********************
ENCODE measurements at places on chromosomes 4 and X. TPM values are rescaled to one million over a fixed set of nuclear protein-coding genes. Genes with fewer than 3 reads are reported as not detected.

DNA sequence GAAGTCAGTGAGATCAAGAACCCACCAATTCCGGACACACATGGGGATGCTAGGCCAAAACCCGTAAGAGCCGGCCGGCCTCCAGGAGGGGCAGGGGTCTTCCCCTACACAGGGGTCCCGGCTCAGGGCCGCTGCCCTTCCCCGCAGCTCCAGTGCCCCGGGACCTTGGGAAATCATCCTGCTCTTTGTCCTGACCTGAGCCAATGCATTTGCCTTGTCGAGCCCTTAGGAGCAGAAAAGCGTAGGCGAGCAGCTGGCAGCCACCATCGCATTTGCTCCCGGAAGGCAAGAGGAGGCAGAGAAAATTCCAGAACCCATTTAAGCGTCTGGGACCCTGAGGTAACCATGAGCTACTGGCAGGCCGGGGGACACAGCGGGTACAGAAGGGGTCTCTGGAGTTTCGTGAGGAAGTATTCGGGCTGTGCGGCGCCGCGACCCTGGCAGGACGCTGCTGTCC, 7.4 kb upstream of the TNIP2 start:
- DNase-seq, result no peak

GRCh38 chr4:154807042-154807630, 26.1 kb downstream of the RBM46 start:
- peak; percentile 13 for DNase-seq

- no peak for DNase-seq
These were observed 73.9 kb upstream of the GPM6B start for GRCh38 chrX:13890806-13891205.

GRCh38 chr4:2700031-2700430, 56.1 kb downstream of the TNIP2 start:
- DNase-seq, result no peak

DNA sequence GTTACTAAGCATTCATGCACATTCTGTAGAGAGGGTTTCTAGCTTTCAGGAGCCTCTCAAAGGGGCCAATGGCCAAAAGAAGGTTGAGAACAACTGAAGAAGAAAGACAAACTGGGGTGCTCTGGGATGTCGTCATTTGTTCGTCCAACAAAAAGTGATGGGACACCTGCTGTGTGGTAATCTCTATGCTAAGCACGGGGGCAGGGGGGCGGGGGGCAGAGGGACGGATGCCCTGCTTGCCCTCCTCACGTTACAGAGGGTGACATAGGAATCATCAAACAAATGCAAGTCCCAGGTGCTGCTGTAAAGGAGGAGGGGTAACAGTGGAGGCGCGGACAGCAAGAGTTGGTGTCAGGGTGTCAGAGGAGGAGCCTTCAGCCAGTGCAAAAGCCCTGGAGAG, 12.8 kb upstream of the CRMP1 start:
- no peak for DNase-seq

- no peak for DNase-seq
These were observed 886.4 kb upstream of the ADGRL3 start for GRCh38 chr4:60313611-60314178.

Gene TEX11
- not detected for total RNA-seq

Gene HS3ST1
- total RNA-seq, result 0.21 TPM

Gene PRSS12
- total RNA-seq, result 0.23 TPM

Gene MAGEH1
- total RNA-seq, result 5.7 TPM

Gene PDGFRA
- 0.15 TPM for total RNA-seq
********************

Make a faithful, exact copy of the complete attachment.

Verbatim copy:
ENCODE measurements at places on chromosomes 4 and X. TPM values are rescaled to one million over a fixed set of nuclear protein-coding genes. Genes with fewer than 3 reads are reported as not detected.

DNA sequence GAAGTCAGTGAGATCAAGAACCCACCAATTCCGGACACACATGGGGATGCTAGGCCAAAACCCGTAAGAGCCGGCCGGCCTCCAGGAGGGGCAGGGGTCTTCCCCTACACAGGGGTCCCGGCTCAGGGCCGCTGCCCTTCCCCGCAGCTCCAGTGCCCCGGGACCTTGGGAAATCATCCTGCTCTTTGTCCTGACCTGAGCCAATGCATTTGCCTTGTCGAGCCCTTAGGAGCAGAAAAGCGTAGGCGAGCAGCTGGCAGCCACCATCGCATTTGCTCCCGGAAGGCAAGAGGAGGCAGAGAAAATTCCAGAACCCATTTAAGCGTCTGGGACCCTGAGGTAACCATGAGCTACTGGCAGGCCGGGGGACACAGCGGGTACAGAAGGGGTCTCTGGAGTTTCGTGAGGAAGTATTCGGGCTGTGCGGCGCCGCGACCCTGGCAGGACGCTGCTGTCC, 7.4 kb upstream of the TNIP2 start:
- DNase-seq, result no peak

GRCh38 chr4:154807042-154807630, 26.1 kb downstream of the RBM46 start:
- peak; percentile 13 for DNase-seq

- no peak for DNase-seq
These were observed 73.9 kb upstream of the GPM6B start for GRCh38 chrX:13890806-13891205.

GRCh38 chr4:2700031-2700430, 56.1 kb downstream of the TNIP2 start:
- DNase-seq, result no peak

DNA sequence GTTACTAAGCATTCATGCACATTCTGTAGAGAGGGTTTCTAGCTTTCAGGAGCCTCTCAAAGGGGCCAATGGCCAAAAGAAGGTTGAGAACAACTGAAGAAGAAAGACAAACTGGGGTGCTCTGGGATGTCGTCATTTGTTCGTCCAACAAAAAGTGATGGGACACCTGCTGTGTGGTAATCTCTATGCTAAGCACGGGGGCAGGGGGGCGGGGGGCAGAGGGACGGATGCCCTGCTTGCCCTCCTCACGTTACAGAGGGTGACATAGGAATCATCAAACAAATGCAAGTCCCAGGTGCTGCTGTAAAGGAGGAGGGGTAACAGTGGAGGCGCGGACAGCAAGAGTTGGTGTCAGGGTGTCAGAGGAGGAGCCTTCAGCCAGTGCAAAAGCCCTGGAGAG, 12.8 kb upstream of the CRMP1 start:
- no peak for DNase-seq

- no peak for DNase-seq
These were observed 886.4 kb upstream of the ADGRL3 start for GRCh38 chr4:60313611-60314178.

Gene TEX11
- not detected for total RNA-seq

Gene HS3ST1
- total RNA-seq, result 0.21 TPM

Gene PRSS12
- total RNA-seq, result 0.23 TPM

Gene MAGEH1
- total RNA-seq, result 5.7 TPM

Gene PDGFRA
- 0.15 TPM for total RNA-seq